The body of Christ must respond by pressing on to reach the biblical, Christ-centered, Spirit-filled goal set before us.  As the scriptures speak to issues about the church, we must hear, obey and pursue the portrait they paint so that our perspective is not conditioned by our most recent experience, but by what God’s Word says.  Our vision must be determined not by the present progress, not by the foundation being laid, not even by the former temple, glorious as it was.  Our vision, our goal, our consuming zeal must be to grow up and mature as the church Christ has desired us to be in the way He has prescribed in His Word.

How do you see the church?  Let’s see it with one heart, one mind and one spirit as “a radiant church, without stain or wrinkle or any other blemish, but holy and blameless” (Ephesians 5:27).  Then, together with Christ we will shout for joy as He accomplishes His purposes in us!

Our Great God – Isaiah 40:21-31

Posted on Updated on

May 25, 2014

“God is greater than all we could ever need, greater than we can ever grasp and greater than every power and authority in heaven or earth.” – Pastor David Horner

 

PBC_bapt_logo4c

 

Beauty_from_Ashes-2

Click on this banner for the sermon notes and links to video and audio.  Thanks!

Beauty from Ashes Series — “Beautiful Things” by Gungor

Posted on

Gungor
Gungor

Tomorrow morning we begin a nine week series of sermons drawn from the Prophets.  Each week we hope to point out how the mercy and greatness of God takes broken and chaotic lives and makes them beautiful by His grace.

There are so many great songs that communicate that message.  Here is the first one for your enjoyment.  It is “Beautiful Things” by Gungor.

Launchpad Church: Mission Focus – Proverbs 4:3-9, 23-27

Posted on Updated on

May 18, 2014

“A biblical mission objective matched with a principled mission strategy will give us a clear mission focus on how to walk in the wisdom and ways of Jesus Christ.” – Pastor David Horner

 

PBC_bapt_logo4c

 

Mission_Focus-1

Click on this banner for the sermon notes and links to video and audio.  Thanks!

Launchpad: Mission Strategy – Matthew 28:18-20

Posted on Updated on

May 11, 2014

“The biblical mission strategy for the church calls us to connect, to grow, to serve and to go, that we might labor together to present everyone complete in Christ.” – Pastor David Horner

 

PBC_bapt_logo4c

Mission Strategy-1

Click on this banner for the sermon notes and links to video and audio.  Thanks!

Launchpad: Mission Objective – Colossians 1:24-29

Posted on Updated on

May 7, 2014

“No one is complete in Christ until we belong completely to Christ…and that is our mission objective!” – Pastor David Horner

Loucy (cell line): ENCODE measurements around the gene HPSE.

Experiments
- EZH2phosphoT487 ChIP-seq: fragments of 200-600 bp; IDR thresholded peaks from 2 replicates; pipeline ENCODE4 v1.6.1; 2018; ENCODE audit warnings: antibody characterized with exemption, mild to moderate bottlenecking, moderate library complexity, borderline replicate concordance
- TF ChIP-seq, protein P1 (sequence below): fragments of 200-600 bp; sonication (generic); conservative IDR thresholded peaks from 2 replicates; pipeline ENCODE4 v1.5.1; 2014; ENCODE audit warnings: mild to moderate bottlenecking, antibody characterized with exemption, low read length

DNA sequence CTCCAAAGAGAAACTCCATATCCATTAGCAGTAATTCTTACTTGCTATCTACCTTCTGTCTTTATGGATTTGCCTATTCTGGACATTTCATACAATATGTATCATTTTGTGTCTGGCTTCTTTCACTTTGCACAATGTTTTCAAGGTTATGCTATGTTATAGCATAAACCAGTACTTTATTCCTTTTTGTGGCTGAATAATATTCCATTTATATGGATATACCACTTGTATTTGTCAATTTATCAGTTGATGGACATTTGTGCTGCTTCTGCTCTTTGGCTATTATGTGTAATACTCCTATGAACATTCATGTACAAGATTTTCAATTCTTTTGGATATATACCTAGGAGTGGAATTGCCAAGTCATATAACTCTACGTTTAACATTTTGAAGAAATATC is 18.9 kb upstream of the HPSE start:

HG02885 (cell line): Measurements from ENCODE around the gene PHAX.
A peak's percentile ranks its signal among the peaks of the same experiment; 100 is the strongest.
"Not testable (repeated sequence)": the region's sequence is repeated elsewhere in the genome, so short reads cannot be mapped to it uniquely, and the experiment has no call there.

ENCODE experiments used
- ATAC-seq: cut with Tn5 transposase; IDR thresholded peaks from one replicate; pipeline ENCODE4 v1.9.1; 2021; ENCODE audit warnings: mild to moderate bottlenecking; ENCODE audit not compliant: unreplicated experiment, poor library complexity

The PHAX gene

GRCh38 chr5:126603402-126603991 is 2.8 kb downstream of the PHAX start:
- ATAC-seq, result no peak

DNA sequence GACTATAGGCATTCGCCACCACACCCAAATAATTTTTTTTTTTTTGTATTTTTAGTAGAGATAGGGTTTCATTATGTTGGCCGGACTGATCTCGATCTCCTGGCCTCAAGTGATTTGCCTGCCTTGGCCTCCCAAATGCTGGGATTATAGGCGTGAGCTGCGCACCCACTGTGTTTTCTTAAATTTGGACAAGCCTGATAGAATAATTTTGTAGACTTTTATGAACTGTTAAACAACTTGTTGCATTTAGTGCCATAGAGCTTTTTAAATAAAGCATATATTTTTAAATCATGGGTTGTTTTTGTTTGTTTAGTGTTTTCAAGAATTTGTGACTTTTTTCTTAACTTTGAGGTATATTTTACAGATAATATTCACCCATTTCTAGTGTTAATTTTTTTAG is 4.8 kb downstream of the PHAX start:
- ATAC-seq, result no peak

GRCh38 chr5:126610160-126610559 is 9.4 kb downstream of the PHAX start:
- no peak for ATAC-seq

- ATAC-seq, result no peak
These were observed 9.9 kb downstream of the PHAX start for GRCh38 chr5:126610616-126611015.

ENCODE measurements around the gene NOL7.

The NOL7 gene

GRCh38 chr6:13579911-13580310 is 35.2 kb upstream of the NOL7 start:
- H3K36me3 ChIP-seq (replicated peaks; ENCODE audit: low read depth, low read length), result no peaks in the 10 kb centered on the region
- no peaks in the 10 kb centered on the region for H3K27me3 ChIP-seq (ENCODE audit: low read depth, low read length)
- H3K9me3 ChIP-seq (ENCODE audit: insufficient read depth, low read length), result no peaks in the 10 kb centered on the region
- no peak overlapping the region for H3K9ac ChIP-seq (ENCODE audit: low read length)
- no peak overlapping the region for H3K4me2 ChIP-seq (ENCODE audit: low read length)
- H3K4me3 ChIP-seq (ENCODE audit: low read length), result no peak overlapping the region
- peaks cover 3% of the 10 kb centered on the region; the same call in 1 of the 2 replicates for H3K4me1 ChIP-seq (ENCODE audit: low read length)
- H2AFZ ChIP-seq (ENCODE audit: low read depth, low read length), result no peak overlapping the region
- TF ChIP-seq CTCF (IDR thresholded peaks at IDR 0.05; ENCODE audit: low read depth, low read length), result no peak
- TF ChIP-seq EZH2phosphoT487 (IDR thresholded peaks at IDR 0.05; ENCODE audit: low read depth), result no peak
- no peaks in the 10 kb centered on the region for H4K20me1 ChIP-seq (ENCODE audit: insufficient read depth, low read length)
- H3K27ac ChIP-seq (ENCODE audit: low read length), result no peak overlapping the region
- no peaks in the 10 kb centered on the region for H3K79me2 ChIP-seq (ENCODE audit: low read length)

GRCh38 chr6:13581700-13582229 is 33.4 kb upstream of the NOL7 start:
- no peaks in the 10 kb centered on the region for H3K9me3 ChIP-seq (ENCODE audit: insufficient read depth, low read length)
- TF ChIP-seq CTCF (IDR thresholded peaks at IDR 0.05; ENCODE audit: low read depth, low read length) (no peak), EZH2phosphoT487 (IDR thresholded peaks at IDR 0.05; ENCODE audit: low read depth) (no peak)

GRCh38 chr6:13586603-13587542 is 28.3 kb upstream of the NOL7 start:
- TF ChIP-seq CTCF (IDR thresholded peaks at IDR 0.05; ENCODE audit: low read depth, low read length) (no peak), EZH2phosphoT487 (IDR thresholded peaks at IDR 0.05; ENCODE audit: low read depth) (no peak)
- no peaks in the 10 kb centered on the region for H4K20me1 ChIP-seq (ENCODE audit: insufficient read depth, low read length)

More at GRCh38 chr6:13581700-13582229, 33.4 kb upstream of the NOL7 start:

PBC_bapt_logo4c

Mission-1

Click on this banner for the sermon notes and links to video and audio.  Thanks!

Mother’s Day Idea: Go See “Mom’s Night Out”

Posted on

With Mother’s Day coming next week, lots of people are scrambling for new and creative ways to express their love for Mom!  If you have plans to take her out to lunch on Sunday, you may already be a little late!  Reservations are hard to come by in Raleigh (as I have discovered in previous years–and yes, I already have made reservations this year!).

But this year, besides a special lunch, I would like to suggest you make arrangements to do something very different.  On Friday night, May 9, a new movie is supposed to open in theaters across the area.  “Mom’s Night Out” will be a film you do not want to miss.  I seldom recommend movies because so many people have differing tastes.  But when I saw a preview of this movie back in February, I have to confess that I could not stop laughing.  Frankly, on the night the preview was scheduled to be shown at a meeting I was attending, I was planning to let the movie get started and slip out.  But from the opening scenes until the finish, I was thoroughly entertained.

The movie is very pro-family and Christian-friendly.  So guys, maybe you can do something different this Mother’s Day weekend and catch a Friday night movie.  She will be encouraged, you will laugh and both of you will enjoy a message that affirms moms and values the importance of what they do.  Here is a link to the preview.

And if your taste in movies varies greatly from mine and you hate this movie, sorry!  But I think there is enough here for everyone to have a nice light-hearted evening of wholesome fun!